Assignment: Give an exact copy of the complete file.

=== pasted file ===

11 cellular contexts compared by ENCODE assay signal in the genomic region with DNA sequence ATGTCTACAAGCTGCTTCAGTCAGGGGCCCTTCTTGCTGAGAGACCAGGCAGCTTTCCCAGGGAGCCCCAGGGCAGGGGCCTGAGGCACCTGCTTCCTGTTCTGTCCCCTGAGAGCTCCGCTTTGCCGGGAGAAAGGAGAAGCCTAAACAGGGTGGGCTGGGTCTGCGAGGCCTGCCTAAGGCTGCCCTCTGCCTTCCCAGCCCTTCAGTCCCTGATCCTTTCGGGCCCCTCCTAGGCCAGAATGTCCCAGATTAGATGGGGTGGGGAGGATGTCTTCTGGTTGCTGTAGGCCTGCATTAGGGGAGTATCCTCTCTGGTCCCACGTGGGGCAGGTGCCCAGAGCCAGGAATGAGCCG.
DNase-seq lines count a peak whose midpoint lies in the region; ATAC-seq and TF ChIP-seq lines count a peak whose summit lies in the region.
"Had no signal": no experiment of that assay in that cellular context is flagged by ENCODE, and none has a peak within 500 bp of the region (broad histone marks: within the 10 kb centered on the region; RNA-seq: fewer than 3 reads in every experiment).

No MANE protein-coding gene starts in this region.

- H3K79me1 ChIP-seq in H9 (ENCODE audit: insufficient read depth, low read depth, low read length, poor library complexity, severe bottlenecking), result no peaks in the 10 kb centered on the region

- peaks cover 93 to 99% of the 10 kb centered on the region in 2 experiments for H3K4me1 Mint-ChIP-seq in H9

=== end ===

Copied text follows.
11 cellular contexts compared by ENCODE assay signal in the genomic region with DNA sequence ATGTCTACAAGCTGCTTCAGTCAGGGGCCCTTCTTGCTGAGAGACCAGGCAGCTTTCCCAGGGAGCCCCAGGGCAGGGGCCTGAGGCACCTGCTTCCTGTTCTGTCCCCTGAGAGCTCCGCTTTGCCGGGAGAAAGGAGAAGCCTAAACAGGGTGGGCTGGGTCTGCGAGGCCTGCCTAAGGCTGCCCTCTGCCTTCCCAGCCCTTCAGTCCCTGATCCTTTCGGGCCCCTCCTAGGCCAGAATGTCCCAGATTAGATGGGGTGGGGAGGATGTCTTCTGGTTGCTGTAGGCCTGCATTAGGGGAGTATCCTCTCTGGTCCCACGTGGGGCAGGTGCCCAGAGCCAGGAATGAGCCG.
DNase-seq lines count a peak whose midpoint lies in the region; ATAC-seq and TF ChIP-seq lines count a peak whose summit lies in the region.
"Had no signal": no experiment of that assay in that cellular context is flagged by ENCODE, and none has a peak within 500 bp of the region (broad histone marks: within the 10 kb centered on the region; RNA-seq: fewer than 3 reads in every experiment).

No MANE protein-coding gene starts in this region.

- H3K79me1 ChIP-seq in H9 (ENCODE audit: insufficient read depth, low read depth, low read length, poor library complexity, severe bottlenecking), result no peaks in the 10 kb centered on the region

- peaks cover 93 to 99% of the 10 kb centered on the region in 2 experiments for H3K4me1 Mint-ChIP-seq in H9